How to Kill a Zombie Contract

A Zombie Contract is a contract that never dies. It is not current, brings little value, is not actively managed or measured but just continues to live on inside your organization. I find many Zombie contracts are grandfathered into a department and just wander around the halls looking for new brains to drain. Everyone hates the service and never hears from the supplier, but they have no idea how to kill the thing because it has always been stumbling around. Many folks managing the program find themselves in a temporary carrier placement and don’t want to rock the boat, so they just leave the thing fester around for the next poor soul.

I am amazed at how organizations seem to be all freaked out when it comes to killing zombies. When someone hears the word “contract” they think that if they take any action, the provider’s entire legal system is going to unleash a hoard of zombie lawyers on them. In reality, most of them are fairly easy to kill.

Killing Zombies 101-step one:

  • Try not feeding them: If no one feeds them they will go away. If it’s a zombie contract, chances are, the provider doesn’t even know you’re a customer. We once had a call from a competitor a year after we brought a new account onboard, insisting that it was their account. The zombie finally got around to making a call on their account, only to discover it was gone for a year.
  • Find the contract: Ask procurement for a copy. You may find that it doesn’t exist. If there is a contract, what is the maturity date and when does it expire? You may be surprised to find that it has expired several years ago.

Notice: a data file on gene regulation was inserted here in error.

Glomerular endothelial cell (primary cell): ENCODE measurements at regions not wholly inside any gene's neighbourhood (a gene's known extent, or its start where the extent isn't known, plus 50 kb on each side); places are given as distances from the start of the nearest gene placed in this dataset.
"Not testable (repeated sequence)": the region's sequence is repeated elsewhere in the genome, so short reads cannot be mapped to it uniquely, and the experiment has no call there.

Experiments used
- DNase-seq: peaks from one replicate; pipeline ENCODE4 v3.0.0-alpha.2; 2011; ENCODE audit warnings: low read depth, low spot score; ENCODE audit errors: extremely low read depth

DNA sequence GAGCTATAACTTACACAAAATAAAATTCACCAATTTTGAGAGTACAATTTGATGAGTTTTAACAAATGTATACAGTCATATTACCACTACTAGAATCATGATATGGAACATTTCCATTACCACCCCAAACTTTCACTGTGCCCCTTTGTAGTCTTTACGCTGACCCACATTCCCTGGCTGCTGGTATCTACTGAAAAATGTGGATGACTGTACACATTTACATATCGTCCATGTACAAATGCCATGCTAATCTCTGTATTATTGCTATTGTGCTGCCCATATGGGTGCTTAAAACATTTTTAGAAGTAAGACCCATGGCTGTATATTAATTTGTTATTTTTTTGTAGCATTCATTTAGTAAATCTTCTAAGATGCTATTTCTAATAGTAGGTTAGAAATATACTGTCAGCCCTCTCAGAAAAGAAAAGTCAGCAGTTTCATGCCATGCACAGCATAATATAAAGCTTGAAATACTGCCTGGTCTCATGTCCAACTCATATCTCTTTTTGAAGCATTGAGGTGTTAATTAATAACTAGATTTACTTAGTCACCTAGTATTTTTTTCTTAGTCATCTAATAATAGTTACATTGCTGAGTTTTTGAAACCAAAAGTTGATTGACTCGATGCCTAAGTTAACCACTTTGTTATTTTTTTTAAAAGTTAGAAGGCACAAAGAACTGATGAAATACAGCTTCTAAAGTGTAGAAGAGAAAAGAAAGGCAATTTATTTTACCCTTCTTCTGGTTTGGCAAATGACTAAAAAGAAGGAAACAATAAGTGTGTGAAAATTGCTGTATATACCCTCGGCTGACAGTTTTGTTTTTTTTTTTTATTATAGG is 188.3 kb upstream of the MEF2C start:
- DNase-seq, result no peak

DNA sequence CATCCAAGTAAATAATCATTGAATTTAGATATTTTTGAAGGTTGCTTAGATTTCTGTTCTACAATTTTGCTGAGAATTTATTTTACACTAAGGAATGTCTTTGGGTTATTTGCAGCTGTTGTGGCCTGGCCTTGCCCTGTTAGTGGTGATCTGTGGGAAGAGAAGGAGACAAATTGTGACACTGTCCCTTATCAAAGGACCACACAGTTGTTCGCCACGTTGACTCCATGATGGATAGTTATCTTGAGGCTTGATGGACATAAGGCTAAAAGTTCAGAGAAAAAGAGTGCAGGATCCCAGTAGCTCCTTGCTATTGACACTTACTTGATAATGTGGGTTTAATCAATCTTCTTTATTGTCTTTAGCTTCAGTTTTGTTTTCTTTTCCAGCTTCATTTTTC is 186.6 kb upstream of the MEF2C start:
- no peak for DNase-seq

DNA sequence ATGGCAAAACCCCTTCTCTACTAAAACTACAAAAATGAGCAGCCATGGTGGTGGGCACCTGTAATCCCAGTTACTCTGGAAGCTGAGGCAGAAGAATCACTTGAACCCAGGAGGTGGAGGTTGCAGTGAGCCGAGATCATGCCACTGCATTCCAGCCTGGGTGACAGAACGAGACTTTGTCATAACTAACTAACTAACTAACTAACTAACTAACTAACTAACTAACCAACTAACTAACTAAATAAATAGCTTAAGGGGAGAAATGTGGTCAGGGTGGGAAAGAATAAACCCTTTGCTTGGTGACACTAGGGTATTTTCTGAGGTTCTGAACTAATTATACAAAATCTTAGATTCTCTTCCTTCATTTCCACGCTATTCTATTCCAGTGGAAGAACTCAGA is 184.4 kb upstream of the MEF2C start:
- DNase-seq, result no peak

• Look for the satisfaction clause or cancellation clause: Most every contract has a satisfaction clause; in many cases, either party can exit a contract given proper notice for any number of reasons. (Usually with 30 days’ notice).
  • What is your company’s policy on the exclusive use of a supplier? There are very few companies that have any sort of exclusivity when it comes to suppliers. In fact, most organizations demand that you have at least two suppliers in any agreement, in the event one is not performing or turns into a zombie.

Step two: Arm yourself with a backup plan; send out a quick email to the zombie’s competition, or to the poor sales rep that’s been calling on your account for years. Ask for information and pricing; see what is on the market. If the contract has been wandering the halls for years, chances are very good that you are not getting the best service or price that is currently available. Talk to suppliers, providers, or a consultant, and have them take a look at or benchmark your program.

Once you have a good idea of what is on the market, you can either go to RFP, which can be a little daunting, or, if you have a relatively basic program, simply test drive some of the other suppliers. If you see a marked difference in the service levels, then take out the machete and kill the contract once and for all. All it takes is one brave soul to end the cycle. Even if your position is only a temporary stepping stone, you will go down in history as a zombie slayer, and rid the department of the brain-eater once and for all.

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